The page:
Saturday, September 24, 2011

Global action to combat malaria has reduced deaths by more than one third

Saving 1.1 million lives in sub-Saharan Africa over the past decade

Paris, London, 12 September 2011 – A new report released today by the Roll Back Malaria Partnership (RBM) finds that the world has made remarkable gains against malaria in the past ten years, increasing optimism that an end to the disease is in sight. According to Roll Back Malaria Partnership: A Decade of Partnership and Results, global malaria deaths have dropped by an estimated 38%, with 43 countries (11 of them in Africa) cutting malaria cases or deaths by 50% or more, reversing the trend of the previous decade and saving over a million lives.

"Only rarely have we seen a public health initiative provide so much return on investment. Thanks to the efforts of the Roll Back Malaria Partners over the past decade, we have a foundation that allows affected countries and communities to reach even greater results in the years to come", said the United Nations Secretary-General Ban Ki-moon.
With approximately US$ 5 billion mobilised over this period, coverage has risen across all interventions to prevent and treat malaria, particularly insecticide-treated nets. Enough nets have been distributed to cover nearly 80% of the population at risk in sub-Saharan Africa. According to Dr Robert Newman, Director of WHO's Global Malaria Programme, the report's findings are cause for real optimism. "The results of the past decade exceed what anyone could have predicted and prove that malaria control is working. Many of these achievements have occurred in the last five years, which tells us that we are becoming increasingly effective in our ability to tackle this disease."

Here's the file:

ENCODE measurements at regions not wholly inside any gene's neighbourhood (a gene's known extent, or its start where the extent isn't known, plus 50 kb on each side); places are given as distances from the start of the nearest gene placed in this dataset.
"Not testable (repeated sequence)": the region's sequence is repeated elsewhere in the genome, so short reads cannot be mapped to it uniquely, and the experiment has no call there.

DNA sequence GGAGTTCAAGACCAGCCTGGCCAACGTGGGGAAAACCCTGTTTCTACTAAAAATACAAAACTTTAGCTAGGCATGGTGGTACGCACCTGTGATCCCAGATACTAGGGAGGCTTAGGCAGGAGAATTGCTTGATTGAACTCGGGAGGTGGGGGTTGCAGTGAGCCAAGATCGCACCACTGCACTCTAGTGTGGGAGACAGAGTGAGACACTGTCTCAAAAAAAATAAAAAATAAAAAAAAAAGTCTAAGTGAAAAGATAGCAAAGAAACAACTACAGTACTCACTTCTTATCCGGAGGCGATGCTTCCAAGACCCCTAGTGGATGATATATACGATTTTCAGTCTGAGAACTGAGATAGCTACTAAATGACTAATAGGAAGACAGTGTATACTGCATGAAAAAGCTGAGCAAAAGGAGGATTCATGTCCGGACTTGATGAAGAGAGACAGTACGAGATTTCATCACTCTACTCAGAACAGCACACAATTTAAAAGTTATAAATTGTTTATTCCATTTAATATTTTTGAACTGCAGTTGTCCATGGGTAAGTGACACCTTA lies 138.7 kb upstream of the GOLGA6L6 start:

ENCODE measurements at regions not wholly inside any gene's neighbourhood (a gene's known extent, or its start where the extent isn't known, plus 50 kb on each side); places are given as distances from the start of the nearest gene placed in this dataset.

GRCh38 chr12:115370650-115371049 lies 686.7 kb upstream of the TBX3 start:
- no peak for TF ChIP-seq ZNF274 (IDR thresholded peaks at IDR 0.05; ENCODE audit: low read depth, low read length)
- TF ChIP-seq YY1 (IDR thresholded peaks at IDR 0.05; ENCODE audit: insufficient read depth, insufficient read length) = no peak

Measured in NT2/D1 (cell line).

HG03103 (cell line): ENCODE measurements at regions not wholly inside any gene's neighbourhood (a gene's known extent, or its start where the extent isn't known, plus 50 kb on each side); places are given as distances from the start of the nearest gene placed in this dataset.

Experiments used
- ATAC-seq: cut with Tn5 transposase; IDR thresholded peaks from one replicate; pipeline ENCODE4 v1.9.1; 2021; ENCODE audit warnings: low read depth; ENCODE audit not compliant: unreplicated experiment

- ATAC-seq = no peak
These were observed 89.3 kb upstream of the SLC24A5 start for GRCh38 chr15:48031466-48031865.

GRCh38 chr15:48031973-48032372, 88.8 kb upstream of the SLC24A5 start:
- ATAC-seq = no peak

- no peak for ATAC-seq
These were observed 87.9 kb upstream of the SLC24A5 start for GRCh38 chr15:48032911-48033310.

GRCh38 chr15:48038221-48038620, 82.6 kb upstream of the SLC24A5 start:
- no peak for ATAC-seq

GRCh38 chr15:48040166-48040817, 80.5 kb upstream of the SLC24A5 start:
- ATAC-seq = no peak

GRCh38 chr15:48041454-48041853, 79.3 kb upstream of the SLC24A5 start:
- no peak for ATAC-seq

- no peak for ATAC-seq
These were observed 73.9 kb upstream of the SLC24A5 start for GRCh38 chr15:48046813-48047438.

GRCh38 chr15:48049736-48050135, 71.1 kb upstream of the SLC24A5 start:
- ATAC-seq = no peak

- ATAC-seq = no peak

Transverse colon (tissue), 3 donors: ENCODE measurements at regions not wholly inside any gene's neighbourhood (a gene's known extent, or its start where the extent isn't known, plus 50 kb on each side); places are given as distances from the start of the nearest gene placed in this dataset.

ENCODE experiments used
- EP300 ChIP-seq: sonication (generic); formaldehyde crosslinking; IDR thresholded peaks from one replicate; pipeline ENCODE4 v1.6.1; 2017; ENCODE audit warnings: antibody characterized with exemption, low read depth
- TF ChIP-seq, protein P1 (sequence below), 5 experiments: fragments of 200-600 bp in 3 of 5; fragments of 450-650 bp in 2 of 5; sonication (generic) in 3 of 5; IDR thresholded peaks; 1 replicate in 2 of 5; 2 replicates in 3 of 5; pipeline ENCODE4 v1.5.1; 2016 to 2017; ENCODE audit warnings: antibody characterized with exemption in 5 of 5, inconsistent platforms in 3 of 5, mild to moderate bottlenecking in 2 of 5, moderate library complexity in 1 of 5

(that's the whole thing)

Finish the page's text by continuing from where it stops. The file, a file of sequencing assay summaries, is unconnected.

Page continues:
In the past decade, an additional three countries have eliminated malaria and another 26 are in various stages of the elimination process. It is expected that all of the countries in the World Health Organization's (WHO) European Region will have eliminated malaria by 2015. Roughly half of the world's population is at risk of malaria, a preventable and treatable disease that killed almost 800,000 people in 2009, primarily young children and pregnant women. Over 90% of malaria deaths occur in Africa, where the disease also costs the continent an estimated US$ 12 billion annually in lost productivity.

UN SG Ban Ki-moon
Progress fuelled by groundbreaking changes in malaria control
The recent acceleration of the malaria response stems from huge changes in the global malaria landscape over the past decade. A number of new agencies and initiatives have been created that greatly contribute to the fight against malaria, including the Global Fund to Fight AIDS, Tuberculosis and Malaria, the US President's Malaria Initiative, the World Bank Malaria Booster Program, the Bill & Melinda Gates Foundation, UNITAID, the African Leaders Malaria Alliance, the Office of the UN Special Envoy for Malaria, various civil society organizations and others. The Roll Back Malaria Partnership, founded in 1998 to coordinate global action against malaria, now includes over 500 private and public sector partners.
International funding for malaria has seen a more than 15-fold increase since 2003, jumping from US$ 100 million to US$ 1.5 billion annually in 2010. Existing donor countries, such as the United Kingdom, the USA and France, have also stepped up contributions.
"It is great news that 1.1 million children's lives have been saved from this killer disease over the past decade but we know that there is still much more to do. We must keep our foot on the pedal. Tackling malaria is vital to reducing child deaths. Over the next decade we need to see even stronger partnerships, cutting edge innovation and decisive leadership which will help us achieve the global target of zero deaths due to malaria by 2015," said the UK's Parliamentary Under-Secretary of State for Development, Stephen O'Brien.
"We want to see the increased impact of new technology - such as diagnostics kits, bednets and effective anti-malarial drugs - by making sure they are available and used by those that need them most, when they need them. The important work of the Roll Back Malaria Partnership will be vital to achieving this."